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Morning Call: pick of the papers

The ten must-read comment pieces from this morning's papers.

New Statesman

1. Economic crisis isn't over yet. This may not even be the beginning of the end (Guardian)

Statistically, the UK is out of recession – but it took an Olympian effort to achieve even this fragile upturn, writes Larry Elliott.

2. Gordon Brown’s secret army could defeat the coalition’s welfare and education reforms (Daily Telegraph)

Britain’s charities and quangos are now stuffed to the gunwales with Labour placemen, says Fraser Nelson.

3. There is no ‘unishambles’ in education (Independent)

The government's university reforms are putting a new focus on the student experience, promoting opportunity and helping reduce the public deficit, argues David Willetts.

4. Look out, wolves. The little pigs’ time is here (Times) (£)

Whether you’re Man Utd manager, Chief Whip or BBC boss, don’t expect deference any more, writes Gaby Hinsliff.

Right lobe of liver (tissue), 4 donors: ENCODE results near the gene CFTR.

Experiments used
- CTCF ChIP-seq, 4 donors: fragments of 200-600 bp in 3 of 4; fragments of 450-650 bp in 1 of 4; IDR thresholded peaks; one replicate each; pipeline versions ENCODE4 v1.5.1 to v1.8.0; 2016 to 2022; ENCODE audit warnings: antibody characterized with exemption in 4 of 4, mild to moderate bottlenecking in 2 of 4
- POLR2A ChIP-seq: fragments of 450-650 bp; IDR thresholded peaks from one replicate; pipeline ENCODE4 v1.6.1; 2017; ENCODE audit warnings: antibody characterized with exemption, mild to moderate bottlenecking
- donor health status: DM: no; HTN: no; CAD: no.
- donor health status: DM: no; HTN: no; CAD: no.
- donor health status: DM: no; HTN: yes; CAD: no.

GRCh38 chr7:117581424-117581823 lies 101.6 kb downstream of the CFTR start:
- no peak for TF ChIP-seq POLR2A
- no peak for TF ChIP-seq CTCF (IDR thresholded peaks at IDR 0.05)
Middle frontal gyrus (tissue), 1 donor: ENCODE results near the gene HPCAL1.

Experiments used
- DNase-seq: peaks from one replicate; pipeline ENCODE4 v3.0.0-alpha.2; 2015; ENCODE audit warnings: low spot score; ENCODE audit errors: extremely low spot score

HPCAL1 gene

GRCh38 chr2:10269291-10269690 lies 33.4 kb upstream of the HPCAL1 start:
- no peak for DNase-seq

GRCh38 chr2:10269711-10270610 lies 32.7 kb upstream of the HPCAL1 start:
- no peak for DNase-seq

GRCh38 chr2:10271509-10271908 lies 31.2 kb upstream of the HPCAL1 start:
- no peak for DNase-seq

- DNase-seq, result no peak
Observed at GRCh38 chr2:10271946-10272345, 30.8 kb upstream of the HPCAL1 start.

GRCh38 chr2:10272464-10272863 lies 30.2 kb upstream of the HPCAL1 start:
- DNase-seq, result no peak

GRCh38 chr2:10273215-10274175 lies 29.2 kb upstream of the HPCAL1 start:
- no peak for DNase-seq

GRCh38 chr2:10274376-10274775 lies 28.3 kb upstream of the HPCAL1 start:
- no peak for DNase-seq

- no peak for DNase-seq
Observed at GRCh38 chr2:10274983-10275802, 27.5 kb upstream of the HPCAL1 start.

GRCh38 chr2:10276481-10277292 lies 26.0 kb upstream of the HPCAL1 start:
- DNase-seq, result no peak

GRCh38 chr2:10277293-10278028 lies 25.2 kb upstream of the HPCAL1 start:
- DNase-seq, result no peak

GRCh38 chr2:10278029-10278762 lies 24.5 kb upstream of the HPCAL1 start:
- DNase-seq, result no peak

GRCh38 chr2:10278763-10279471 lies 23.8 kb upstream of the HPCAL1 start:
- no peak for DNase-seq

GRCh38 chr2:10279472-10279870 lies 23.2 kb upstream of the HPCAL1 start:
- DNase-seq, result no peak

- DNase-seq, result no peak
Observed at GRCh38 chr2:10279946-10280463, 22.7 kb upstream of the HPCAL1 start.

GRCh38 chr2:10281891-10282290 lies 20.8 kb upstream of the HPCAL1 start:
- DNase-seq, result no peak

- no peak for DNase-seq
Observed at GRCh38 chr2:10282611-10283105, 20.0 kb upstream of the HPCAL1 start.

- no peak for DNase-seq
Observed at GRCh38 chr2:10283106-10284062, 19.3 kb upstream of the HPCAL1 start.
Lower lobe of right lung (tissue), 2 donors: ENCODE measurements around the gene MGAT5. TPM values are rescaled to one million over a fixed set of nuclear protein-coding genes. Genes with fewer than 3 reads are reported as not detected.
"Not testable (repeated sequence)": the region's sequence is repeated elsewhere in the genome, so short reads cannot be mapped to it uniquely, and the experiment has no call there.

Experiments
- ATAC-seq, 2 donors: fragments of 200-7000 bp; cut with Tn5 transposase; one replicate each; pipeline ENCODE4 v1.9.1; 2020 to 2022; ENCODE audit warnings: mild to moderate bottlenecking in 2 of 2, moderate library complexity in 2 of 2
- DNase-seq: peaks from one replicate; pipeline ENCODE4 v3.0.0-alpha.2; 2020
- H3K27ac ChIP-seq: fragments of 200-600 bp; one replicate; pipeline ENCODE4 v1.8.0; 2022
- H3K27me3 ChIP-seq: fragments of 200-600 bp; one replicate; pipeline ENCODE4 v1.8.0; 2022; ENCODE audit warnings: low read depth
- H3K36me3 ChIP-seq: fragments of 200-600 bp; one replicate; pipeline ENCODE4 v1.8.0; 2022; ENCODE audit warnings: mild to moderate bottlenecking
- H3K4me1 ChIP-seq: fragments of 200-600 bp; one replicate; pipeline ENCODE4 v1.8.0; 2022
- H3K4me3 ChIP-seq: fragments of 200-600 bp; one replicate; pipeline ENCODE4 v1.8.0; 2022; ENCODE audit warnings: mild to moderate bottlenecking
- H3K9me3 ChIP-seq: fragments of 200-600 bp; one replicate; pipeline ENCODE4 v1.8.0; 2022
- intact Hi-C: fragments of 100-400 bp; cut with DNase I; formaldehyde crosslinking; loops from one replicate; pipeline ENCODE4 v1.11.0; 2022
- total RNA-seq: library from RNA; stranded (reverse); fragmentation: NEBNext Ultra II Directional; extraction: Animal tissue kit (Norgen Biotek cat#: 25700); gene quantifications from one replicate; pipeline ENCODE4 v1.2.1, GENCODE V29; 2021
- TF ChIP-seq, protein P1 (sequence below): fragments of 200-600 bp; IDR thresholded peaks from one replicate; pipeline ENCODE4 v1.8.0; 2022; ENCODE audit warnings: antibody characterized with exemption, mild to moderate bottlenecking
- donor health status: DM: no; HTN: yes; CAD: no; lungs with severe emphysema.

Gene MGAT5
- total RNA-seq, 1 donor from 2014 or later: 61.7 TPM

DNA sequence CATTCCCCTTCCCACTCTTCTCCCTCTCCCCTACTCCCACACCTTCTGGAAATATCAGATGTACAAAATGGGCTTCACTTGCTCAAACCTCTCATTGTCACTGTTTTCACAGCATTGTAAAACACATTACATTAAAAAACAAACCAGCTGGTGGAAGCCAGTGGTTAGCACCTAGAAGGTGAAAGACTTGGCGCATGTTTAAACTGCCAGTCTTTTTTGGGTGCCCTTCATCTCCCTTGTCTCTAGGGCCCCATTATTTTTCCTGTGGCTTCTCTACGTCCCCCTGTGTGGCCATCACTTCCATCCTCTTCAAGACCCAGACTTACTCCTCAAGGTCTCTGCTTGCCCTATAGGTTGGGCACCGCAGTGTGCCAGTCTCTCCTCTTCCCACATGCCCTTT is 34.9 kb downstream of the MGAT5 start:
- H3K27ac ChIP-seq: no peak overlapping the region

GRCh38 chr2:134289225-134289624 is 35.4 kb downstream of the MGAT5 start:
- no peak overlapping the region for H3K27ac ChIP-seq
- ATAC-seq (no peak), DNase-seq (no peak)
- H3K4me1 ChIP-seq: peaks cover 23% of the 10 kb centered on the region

5. This withering assault on farm workers' wages is a race to the bottom (Guardian)

Farming is the last sector where pay rates have some level of protection, and now that is under threat, writes Polly Toynbee. Labour, take note.

6. Turkey stumbles on the road to Damascus (Financial Times)

Ankara has come to realise that it has been overtaken by events, writes Philip Stephens.

7. Good news for the economy at last... now can we cut taxes? (Daily Mail)

Osborne must recognise that high taxes are the enemy of enterprise and growth, says Alex Brummer.

8. Whether it’s the Hutton Report or Jimmy Savile, the BBC is hopeless in a crisis (Daily Telegraph)

Peter Rippon of Newsnight has been hung out to dry as his BBC bosses play the blame game, writes Andrew Gilligan.

9. The threat to local government's heroic, civilising role (Guardian)

Brutal cuts and the demands of core provision put services such as museums, parks and community halls at huge risk, says Tristram Hunt.

10. If the City of London loses the trust of the people it serves, whether home or abroad, it's finished (Independent)

Customers are not to be thought of as sales targets but as people with whom the institution aims to have a mutually profitable relationship, writes Andreas Whittam Smith.